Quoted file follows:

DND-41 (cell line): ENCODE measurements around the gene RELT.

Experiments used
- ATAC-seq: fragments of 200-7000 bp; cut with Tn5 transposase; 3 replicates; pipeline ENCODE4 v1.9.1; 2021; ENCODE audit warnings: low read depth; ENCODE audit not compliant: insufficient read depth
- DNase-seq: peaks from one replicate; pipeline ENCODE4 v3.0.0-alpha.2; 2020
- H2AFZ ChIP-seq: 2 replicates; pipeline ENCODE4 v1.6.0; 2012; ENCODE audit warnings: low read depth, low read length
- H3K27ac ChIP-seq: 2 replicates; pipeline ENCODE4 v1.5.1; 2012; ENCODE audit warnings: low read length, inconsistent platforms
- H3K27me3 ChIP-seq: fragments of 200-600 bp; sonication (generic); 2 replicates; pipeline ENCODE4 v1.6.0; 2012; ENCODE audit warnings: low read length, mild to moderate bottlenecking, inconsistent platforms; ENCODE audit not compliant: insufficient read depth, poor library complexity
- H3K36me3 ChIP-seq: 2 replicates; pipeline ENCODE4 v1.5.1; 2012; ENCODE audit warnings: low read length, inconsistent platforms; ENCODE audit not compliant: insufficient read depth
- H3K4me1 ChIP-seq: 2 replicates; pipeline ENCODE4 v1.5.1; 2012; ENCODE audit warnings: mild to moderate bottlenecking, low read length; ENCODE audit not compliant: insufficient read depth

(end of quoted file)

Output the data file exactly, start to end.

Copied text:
DND-41 (cell line): ENCODE measurements around the gene RELT.

Experiments used
- ATAC-seq: fragments of 200-7000 bp; cut with Tn5 transposase; 3 replicates; pipeline ENCODE4 v1.9.1; 2021; ENCODE audit warnings: low read depth; ENCODE audit not compliant: insufficient read depth
- DNase-seq: peaks from one replicate; pipeline ENCODE4 v3.0.0-alpha.2; 2020
- H2AFZ ChIP-seq: 2 replicates; pipeline ENCODE4 v1.6.0; 2012; ENCODE audit warnings: low read depth, low read length
- H3K27ac ChIP-seq: 2 replicates; pipeline ENCODE4 v1.5.1; 2012; ENCODE audit warnings: low read length, inconsistent platforms
- H3K27me3 ChIP-seq: fragments of 200-600 bp; sonication (generic); 2 replicates; pipeline ENCODE4 v1.6.0; 2012; ENCODE audit warnings: low read length, mild to moderate bottlenecking, inconsistent platforms; ENCODE audit not compliant: insufficient read depth, poor library complexity
- H3K36me3 ChIP-seq: 2 replicates; pipeline ENCODE4 v1.5.1; 2012; ENCODE audit warnings: low read length, inconsistent platforms; ENCODE audit not compliant: insufficient read depth
- H3K4me1 ChIP-seq: 2 replicates; pipeline ENCODE4 v1.5.1; 2012; ENCODE audit warnings: mild to moderate bottlenecking, low read length; ENCODE audit not compliant: insufficient read depth